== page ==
In January 2010, the UK Research Staff Association (UKRSA) was set up to represent and provide a voice for researchers from academic institutions in the UK. It is a national association that speaks on common research staff (RS) issues to other national bodies and to interested international groups as well. Many institutions have their own RSAs, of varying sizes and levels of development, that all strive to bring researchers together for support, with many also providing a representative role.

What is an RSA?

RSAs come in various forms and have various roles at different institutions. They are all a formalised group of RS who meet for the purpose of supporting RS in their working lives. The simplest provide merely a social network or a structure of social events where can staff share successes, problems and tips, and have time to relax in each other’s company. Others have formal committees and representatives, and function in an advisory role in various university policy groups and other senior management bodies. RSAs provide support for development and training and/or provide a collective voice to represent researchers.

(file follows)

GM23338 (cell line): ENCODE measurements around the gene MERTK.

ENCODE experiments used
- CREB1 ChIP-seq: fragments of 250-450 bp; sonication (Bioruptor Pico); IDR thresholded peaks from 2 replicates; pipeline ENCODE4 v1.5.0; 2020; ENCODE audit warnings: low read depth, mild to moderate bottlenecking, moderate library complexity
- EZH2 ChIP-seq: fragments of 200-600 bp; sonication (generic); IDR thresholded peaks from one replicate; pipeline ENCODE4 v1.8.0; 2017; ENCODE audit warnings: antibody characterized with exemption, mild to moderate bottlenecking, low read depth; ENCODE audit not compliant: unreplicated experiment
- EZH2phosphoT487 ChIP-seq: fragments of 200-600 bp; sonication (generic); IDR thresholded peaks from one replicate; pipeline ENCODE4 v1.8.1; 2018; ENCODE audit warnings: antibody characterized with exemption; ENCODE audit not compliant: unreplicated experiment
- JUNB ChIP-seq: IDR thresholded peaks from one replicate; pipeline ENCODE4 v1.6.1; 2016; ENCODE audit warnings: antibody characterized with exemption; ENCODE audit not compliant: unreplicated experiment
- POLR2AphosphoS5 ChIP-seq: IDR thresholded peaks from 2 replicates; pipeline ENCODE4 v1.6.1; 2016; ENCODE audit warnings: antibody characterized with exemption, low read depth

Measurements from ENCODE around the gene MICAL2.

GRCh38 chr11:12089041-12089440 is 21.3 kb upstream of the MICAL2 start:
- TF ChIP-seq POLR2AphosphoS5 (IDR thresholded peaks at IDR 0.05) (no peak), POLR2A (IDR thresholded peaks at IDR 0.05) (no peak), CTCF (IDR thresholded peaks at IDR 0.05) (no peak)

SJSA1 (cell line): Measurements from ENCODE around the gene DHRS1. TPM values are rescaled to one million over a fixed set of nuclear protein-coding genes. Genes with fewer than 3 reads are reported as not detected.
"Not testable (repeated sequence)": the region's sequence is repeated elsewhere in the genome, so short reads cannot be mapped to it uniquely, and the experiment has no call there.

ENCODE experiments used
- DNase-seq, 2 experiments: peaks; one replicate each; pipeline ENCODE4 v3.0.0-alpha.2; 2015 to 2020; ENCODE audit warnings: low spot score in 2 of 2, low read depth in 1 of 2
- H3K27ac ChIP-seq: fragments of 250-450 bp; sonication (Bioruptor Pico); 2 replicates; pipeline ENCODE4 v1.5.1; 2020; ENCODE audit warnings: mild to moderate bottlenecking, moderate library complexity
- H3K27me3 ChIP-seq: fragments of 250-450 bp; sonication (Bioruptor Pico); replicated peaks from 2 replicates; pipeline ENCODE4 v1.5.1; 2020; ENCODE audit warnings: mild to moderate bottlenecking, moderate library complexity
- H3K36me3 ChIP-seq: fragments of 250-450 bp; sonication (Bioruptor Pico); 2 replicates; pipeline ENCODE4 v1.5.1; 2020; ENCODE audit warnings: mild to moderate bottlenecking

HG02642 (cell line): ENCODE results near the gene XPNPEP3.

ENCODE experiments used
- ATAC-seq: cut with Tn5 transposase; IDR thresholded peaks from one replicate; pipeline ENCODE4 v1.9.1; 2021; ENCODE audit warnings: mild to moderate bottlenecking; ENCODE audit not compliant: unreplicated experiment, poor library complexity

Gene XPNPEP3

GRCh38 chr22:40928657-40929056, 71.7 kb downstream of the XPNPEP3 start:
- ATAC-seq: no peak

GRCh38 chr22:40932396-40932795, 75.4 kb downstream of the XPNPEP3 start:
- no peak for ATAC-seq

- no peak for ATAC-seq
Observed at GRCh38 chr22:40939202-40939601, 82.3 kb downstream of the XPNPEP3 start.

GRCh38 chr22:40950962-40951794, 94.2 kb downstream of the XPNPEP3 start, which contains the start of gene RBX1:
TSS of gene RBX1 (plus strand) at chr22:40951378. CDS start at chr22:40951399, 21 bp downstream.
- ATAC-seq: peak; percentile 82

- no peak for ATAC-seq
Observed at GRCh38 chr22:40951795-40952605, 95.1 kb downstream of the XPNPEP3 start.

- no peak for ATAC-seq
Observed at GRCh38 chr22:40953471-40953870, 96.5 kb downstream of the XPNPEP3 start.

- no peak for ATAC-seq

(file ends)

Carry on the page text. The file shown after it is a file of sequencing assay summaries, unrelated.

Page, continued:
Many RSAs are not university-wide. It is quite common for groups to develop in individual departments and schools, where it may be easier to communicate with the researchers, and where gaining an advisory role to the decision-making process is made simpler by familiarity with the more senior staff involved. 

What are the advantages of an RSA?

The UKRSA survey revealed several advantages of RSAs. Researchers felt their RSAs had had an impact: RS voices were being heard on committees and policy changes had been made as a result. Other researchers reported that their RSAs had helped to coordinate training and had been consulted on the training needs of researchers. Many researchers reported that they felt happier in their working lives, and felt better about being a researcher due to feeling part of a recognised group.

Should the university have an RSA? What do you think? Post us a comment below.

To view the full article on Research Staff Associations, view issue 11 of Incite here: Incite_Issue_11